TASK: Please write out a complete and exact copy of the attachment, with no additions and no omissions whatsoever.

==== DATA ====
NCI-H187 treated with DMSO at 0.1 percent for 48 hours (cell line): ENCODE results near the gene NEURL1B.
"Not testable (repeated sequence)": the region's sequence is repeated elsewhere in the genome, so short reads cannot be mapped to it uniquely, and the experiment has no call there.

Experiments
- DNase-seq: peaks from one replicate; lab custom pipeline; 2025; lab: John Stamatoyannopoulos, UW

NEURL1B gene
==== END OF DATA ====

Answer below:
NCI-H187 treated with DMSO at 0.1 percent for 48 hours (cell line): ENCODE results near the gene NEURL1B.
"Not testable (repeated sequence)": the region's sequence is repeated elsewhere in the genome, so short reads cannot be mapped to it uniquely, and the experiment has no call there.

Experiments
- DNase-seq: peaks from one replicate; lab custom pipeline; 2025; lab: John Stamatoyannopoulos, UW

NEURL1B gene